Shaping the future
Published 8:34 am Monday, October 12, 2015
RALEIGH – The North Carolina Sustainable Energy Association (NCSEA), a leading advocacy organization dedicated to shaping the state’s clean and efficient energy future, has named 5th District Representative Howard Hunter III as one of the group’s Clean Energy Emerging Leaders of 2015.
Other honorees included Randolph County Senator and House Majority Whip, Sen. Jerry Tillman as “Legislator of the Year”; Sen. Brent Jackson, Legislator of the Year; and, Sen. Jeff Tarte, Legislator of the Year.
In addition to Hunter, Representatives John Bradford, Sam Watford, and Ken Goodman were also named Clean Energy Emerging Leaders; while Rep. John Szoka was cited for “Excellence in Public Policy”.
Earlier this week, the NCSEA brought together the lawmakers, industry executives and other renewable energy experts for its annual “Making Energy Work: Power Forward” conference held Tuesday and Wednesday at the Raleigh Convention Center.
The winning legislators were presented their awards Tuesday, Oct. 6, after the conference’s “Legislative Outlook & Tips for Advocacy” panel, while other clean energy leaders were applauded at a luncheon event on Wednesday, Oct. 7.
The conference focused on the state of renewable energy in North Carolina, particularly in the solar sector, which has seen massive growth in recent years.
The group also recognized business leaders, community members, policymakers and organizations for their ongoing contributions to elevating North Carolina’s role as a clean energy leader through its annual Clean Energy Awards.
The renewable energy industry suffered a setback this year when lawmakers in the General Assembly opted not to extend the state’s renewable energy tax credit, which is set to expire at the end of the year. But the N.C. Sustainable Energy Association is focusing instead on some of the legislative wins the industry scored. The association is already planning ahead for next year.
NCSEA made an effort to get the lawmakers to freeze the state’s Renewable Energy Portfolio Standard (REPS) at its current 6 percent level. REPS require utilities to draw a set portion of their energy from renewable resources, including solar, wind and biogas. If left unchanged, the mandate would increase to 12.5 percent by 2020.
The House approved the freeze in May, but the Senate hasn’t moved the bill forward. Lawmakers could take that legislation up again next year during the short session.
“Back in February when we had all the bad weather, Sens. Tillman and Rucho and me were trying to get incentives for a $500 million solar project in three counties,” Hunter said in an interview. “We knew this meant creating jobs and a broader tax base. $300,000 in property taxes from solar farms means a lot to Tier-1 counties.”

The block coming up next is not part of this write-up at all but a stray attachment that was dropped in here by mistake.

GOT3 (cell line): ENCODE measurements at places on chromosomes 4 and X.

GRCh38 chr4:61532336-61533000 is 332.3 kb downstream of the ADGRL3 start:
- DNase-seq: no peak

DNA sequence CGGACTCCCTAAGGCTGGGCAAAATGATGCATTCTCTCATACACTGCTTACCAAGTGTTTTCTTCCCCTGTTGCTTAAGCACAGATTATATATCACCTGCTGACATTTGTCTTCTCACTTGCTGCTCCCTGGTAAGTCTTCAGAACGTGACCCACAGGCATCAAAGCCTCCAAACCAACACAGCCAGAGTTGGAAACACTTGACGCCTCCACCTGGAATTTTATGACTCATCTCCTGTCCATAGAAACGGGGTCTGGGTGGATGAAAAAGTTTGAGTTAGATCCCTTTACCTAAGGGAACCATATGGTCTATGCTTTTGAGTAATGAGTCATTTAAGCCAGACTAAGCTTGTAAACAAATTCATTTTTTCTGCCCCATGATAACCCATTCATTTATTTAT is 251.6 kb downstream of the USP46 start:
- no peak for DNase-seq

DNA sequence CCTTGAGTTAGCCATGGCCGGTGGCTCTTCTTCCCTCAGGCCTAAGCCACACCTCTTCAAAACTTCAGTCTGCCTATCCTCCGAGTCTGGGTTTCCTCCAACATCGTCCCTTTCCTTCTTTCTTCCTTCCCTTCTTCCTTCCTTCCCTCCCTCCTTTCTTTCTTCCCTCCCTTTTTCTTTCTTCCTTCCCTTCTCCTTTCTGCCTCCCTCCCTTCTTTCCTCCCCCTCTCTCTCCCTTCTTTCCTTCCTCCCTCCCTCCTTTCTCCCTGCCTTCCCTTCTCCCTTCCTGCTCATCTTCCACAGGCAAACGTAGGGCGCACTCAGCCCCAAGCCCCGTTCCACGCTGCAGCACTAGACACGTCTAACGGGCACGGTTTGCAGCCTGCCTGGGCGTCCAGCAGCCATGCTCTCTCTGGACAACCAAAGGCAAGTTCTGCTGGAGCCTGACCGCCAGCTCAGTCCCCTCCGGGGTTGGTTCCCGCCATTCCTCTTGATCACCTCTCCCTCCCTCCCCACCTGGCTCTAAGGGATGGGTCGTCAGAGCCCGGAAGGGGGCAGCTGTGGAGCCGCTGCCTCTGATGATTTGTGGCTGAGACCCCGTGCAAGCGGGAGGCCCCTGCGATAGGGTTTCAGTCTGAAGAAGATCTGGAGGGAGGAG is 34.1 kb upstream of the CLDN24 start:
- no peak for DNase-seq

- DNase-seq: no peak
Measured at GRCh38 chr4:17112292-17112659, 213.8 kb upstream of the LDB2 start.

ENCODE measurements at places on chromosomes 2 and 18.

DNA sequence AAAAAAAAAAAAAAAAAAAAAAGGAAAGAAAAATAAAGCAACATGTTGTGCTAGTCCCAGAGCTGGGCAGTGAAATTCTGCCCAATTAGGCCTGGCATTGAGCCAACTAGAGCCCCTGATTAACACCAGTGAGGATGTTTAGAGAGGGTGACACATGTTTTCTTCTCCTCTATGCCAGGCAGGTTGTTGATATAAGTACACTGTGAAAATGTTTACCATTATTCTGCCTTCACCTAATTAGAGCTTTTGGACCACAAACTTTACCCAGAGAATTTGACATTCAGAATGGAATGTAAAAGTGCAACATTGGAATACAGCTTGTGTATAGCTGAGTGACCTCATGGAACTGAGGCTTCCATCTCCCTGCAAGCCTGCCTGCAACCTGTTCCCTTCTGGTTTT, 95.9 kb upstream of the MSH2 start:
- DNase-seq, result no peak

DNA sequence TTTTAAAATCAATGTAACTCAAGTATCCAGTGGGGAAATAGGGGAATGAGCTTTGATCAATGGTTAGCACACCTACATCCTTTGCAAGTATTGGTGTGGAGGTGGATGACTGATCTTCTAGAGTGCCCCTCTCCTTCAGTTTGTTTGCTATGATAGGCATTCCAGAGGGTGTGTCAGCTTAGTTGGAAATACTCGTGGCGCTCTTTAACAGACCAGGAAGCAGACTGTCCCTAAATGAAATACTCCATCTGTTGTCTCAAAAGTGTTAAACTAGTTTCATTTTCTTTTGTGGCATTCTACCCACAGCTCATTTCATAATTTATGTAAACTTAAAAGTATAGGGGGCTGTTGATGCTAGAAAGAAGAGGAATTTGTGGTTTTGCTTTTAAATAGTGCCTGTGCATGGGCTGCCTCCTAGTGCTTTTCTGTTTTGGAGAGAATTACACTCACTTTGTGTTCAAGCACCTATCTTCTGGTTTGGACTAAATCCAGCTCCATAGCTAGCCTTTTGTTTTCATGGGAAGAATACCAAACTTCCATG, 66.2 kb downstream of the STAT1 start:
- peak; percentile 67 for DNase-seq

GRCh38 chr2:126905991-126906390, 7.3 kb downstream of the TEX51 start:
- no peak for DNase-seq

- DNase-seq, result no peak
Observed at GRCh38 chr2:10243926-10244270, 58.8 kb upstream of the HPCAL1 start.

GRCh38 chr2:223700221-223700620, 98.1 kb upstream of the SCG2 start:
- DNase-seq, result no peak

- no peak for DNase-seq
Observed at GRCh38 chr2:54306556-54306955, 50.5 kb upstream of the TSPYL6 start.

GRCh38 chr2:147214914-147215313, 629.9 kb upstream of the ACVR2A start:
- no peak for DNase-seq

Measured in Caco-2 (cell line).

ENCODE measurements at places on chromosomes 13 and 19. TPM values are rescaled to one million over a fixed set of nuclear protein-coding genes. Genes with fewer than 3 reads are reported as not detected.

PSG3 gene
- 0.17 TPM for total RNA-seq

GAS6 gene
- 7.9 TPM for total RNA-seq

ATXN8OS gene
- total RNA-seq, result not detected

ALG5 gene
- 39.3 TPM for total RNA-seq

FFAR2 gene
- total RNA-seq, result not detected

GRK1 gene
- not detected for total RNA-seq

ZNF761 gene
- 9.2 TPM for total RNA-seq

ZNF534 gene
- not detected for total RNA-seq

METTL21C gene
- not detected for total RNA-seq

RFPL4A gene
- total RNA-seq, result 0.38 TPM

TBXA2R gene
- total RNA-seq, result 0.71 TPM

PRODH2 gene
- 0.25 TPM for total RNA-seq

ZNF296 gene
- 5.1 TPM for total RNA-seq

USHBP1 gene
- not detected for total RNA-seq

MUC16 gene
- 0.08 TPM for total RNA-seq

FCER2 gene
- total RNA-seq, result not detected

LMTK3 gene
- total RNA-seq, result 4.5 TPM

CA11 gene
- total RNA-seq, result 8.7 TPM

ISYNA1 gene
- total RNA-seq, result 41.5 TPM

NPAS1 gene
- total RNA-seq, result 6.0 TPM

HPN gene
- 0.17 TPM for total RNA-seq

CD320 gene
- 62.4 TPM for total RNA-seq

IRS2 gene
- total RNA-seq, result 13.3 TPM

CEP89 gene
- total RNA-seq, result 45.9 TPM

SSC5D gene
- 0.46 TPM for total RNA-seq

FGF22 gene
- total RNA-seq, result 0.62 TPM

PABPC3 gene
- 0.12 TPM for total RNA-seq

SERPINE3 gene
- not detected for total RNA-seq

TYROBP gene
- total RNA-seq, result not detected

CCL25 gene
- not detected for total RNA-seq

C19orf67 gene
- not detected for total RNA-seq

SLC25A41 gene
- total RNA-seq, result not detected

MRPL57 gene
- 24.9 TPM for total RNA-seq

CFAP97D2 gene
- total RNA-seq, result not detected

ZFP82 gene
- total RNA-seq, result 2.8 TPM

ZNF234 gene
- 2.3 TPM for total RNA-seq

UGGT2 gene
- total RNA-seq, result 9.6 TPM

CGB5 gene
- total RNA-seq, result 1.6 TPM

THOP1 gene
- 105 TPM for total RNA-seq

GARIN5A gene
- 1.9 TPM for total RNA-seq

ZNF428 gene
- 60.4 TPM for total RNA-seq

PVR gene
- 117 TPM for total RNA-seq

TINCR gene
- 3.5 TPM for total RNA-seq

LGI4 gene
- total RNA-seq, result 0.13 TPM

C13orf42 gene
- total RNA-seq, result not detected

Despite the loss of the tax credits, solar farms and wind farms will still be eligible for personal property tax credits that the state requires counties to offer.
Solar and wind farms receive an 80 percent tax break on their county property tax bills that include costly solar panels and wiring. The tax break set by the North Carolina General Assembly does not have a time limit.
Hunter said the SunEnergy-1 solar farm and Amazon Wind Farm will mean $400 million to the district.
Plans for another solar farm in the Newland area and the wind farm at the Pasquotank-Perquimans County line have not gotten far enough to list taxes, but both will be eligible for the 80 percent tax break in property taxes.
“Out of the top-10 (solar energy producers), North Carolina is number-two,” Hunter pointed out. “You don’t punish a thriving industry. We should have kept those incentives.”
Hunter said landowners have a chance to earn $6,000 a year on land leases for turbines while the businesses could have earned $520,000 in tax relief.
NCSEA honored the Clean Energy Award winners at the Making Energy Work Conference at the Raleigh Convention Center where hundreds of energy stakeholders gathered to discuss the latest information, solutions and technologies impacting a secure energy future and how clean energy can continue to flourish in a globally competitive economy.
Presented annually since 2005, the NCSEA Clean Energy Awards highlight leaders who demonstrate outstanding willingness to commit time, effort and leadership to expanding North Carolina’s clean energy portfolio and advancing job growth and economic investments throughout the state.
“Since we began presenting the NCSEA Clean Energy Awards, North Carolina’s clean energy economy has witnessed monumental advances,” said Ivan Urlaub, NCSEA’s executive director. “In just the past seven years, North Carolina has invested over $2.6 billion in renewable energy projects, leading to an economic impact of over $4.7 billion. These investments are paying off. Last month, North Carolina became the first state in the southeast and the fourth state in the nation to have surpassed one giga-watt of installed solar capacity.”
That translates to one billion watts, one thousand megawatts, or 1.34 million horsepower enough to supply a medium size city.
“North Carolina’s clean energy economy has champions from every corner of the state,” Urlaub continued. “This year’s Clean Energy Award winners have been instrumental in creating thousands of jobs, and providing longstanding infrastructure to secure a resilient, affordable electric portfolio for our future.”